What does it mean to have a wonderful title, and no real job
description? The position of the wife of a priest is exactly this.
The various languages or every Orthodox country have titles of honor for
the priest's wife. Some might literally be translated as `priestess',
while some mean `wife of the priest', and in at least one language
Russian the priest's wife is `mother' or `little mother'.
So it's clear that our Orthodox cultures have always seen the
position of priest's wife as something special. Yet there really is no "job
description" for what she should do or be. This might be seen as a
reason for confusion and frustration, but I think it's more true to
the nature of Orthodoxy to see it as the Church's loving freedom, given to
her children. It leaves a woman free to regard her position as a
ministry which can be carried out in whatever way is most suitable
and comfortable for her own character and personality. If there is no
job description, there is no blueprint, either, to which any woman
should feel obliged to conform.
The late Jacqueline Onassis was asked early in her husband John F.
Kennedy's presidency what she though her most important role would
be as First Lady. She answered that it would be to take care of the
President so that he could do his job effectively. And despite the
differences in "style" of various priest's wives, they, too, have
this as their first task. Like any wife, the priest's wife must help her
husband carry out the demanding tasks that are his, not by taking
part directly in those tasks, but by seeing to his physical, spiritual,
and emotional well-being. If the family includes children, there are
other things to be seen to. The priest's family needs to be a healthy unit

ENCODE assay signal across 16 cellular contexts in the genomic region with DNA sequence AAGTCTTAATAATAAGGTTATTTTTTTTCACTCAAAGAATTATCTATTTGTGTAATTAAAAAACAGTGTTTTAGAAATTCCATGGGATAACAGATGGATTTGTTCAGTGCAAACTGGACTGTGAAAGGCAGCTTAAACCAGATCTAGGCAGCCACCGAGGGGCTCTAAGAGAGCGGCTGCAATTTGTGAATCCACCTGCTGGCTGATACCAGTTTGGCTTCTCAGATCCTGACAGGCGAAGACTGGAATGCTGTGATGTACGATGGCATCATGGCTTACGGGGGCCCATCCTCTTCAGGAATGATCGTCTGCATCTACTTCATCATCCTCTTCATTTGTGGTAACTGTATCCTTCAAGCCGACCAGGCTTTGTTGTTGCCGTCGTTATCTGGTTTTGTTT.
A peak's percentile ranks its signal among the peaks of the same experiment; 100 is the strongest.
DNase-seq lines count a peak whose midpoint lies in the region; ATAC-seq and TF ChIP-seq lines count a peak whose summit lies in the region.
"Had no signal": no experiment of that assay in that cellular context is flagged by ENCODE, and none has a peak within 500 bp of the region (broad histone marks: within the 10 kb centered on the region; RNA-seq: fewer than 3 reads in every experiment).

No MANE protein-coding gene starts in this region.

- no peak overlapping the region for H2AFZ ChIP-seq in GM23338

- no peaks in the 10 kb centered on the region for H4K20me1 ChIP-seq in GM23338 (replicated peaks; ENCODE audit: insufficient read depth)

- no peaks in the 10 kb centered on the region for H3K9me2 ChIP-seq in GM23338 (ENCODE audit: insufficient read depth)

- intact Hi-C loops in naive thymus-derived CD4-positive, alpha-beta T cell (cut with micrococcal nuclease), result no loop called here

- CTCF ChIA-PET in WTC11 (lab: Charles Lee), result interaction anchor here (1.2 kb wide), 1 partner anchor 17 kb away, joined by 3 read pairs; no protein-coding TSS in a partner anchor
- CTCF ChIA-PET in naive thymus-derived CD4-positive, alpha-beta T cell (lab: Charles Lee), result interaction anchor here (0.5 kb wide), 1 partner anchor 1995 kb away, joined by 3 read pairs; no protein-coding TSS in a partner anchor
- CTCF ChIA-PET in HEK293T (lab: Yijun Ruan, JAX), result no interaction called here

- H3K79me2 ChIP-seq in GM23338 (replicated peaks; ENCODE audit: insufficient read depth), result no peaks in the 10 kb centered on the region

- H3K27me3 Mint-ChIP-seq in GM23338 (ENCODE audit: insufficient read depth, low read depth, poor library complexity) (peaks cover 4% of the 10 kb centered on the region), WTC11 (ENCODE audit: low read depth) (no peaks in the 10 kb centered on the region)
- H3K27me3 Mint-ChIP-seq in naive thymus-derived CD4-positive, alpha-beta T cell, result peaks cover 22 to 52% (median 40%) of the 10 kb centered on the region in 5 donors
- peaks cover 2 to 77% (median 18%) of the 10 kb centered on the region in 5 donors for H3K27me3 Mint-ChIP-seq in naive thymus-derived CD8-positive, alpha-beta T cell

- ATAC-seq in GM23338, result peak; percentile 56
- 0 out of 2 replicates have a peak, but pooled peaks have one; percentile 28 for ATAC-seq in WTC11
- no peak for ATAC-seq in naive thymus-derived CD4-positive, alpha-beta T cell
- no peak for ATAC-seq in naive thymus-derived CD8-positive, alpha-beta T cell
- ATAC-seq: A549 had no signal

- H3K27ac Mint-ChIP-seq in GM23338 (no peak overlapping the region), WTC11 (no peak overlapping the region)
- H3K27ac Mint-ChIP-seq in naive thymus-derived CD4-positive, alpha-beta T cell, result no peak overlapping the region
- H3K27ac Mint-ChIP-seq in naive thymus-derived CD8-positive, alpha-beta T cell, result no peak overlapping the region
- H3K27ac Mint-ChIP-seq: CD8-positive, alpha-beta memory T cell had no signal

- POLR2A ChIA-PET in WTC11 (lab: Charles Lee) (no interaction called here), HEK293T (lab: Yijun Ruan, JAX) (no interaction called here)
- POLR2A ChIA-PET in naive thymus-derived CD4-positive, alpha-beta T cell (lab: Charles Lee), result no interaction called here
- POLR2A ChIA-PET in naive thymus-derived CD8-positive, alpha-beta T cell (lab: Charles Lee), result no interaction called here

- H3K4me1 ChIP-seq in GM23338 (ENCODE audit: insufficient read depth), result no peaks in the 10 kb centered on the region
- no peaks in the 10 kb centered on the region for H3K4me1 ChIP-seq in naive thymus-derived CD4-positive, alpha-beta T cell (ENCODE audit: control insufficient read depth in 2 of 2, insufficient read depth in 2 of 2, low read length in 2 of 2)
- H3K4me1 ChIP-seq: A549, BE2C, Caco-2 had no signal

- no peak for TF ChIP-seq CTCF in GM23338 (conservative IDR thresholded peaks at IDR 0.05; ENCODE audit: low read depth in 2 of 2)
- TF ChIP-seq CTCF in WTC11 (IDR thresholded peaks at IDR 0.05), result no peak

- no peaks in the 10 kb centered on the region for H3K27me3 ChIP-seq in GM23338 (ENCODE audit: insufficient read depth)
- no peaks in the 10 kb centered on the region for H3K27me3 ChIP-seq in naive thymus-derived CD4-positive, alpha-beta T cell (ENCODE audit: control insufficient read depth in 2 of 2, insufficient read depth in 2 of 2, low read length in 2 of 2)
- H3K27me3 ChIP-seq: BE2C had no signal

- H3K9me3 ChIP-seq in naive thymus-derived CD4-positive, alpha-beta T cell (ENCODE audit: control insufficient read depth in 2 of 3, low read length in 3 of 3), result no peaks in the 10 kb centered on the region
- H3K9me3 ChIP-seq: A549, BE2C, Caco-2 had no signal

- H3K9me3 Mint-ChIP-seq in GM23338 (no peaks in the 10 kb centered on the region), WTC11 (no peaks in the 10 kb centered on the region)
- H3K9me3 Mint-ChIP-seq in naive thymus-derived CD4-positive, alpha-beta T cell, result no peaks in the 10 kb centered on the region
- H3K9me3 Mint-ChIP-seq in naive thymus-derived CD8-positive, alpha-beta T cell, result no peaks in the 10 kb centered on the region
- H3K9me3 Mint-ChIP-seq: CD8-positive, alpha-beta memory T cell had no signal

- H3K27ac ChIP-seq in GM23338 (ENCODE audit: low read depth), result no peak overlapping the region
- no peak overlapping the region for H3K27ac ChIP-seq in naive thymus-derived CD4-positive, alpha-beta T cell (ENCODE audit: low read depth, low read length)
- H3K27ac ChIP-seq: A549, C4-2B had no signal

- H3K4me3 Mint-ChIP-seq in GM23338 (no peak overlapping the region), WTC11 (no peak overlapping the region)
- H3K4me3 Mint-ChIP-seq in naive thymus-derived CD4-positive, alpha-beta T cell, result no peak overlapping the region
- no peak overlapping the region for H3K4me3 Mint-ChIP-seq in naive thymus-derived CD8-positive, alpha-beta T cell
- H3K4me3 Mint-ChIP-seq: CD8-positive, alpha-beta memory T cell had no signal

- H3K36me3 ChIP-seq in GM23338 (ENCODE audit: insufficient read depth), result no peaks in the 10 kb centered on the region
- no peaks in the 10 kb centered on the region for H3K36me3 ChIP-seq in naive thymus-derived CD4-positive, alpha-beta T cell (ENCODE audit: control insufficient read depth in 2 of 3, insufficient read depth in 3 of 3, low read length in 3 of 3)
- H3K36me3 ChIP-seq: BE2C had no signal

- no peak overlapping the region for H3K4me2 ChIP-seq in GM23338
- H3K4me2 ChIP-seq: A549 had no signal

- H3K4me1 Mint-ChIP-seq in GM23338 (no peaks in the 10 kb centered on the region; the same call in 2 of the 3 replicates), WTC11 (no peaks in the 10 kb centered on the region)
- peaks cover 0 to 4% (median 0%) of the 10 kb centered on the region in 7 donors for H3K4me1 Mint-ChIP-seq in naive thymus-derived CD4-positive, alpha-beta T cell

whose members' needs are attended to. The members must also be
allowed to grow through their mistakes and experimental "trying on" of
various aspects of life. Most of all, there should be continual spiritual
effort in the family, involving all its members.
We can say more about each of these points. First, seeing to a
husband's well-being: For a priest's wife, this includes what it
does for most wives overseeing the diet, activities, and living
conditions of her family. But it can also mean helping her husband feel
confident in his ministry, encouraging him during rough times, and discerning
what to tell him about the things she herself observes in the
parish. Because so often there is little monetary or status-related reward
for the priest's work as there is more likely to be in other
professions her support is particularly important.
The second point, the need for the priest's family to be a place in
which members' needs are attended to, applies especially to the
children. The demands of the priestly ministry can be or can be
allowed to become so overwhelming that there is little time left
for a busy priest to see to the needs of his own offspring. His wife is
often the one who makes sure he carves out time to attend a son's
concert or a daughter's game, and who encourages family conversation
at the dinner table, as well as private talk between father and child
at other times. There are many clergy wives who, while themselves
holding down full-time jobs to meet material family needs, manage also to
satisfy the family's emotional needs in this way. Their heroic
efforts will surely find a great reward in heaven!
The third point, that a priest's family should be a unit whose
members can make mistakes and experimentally "try on" aspects of life
applies to children as well as to their parents. Green hair on the priest's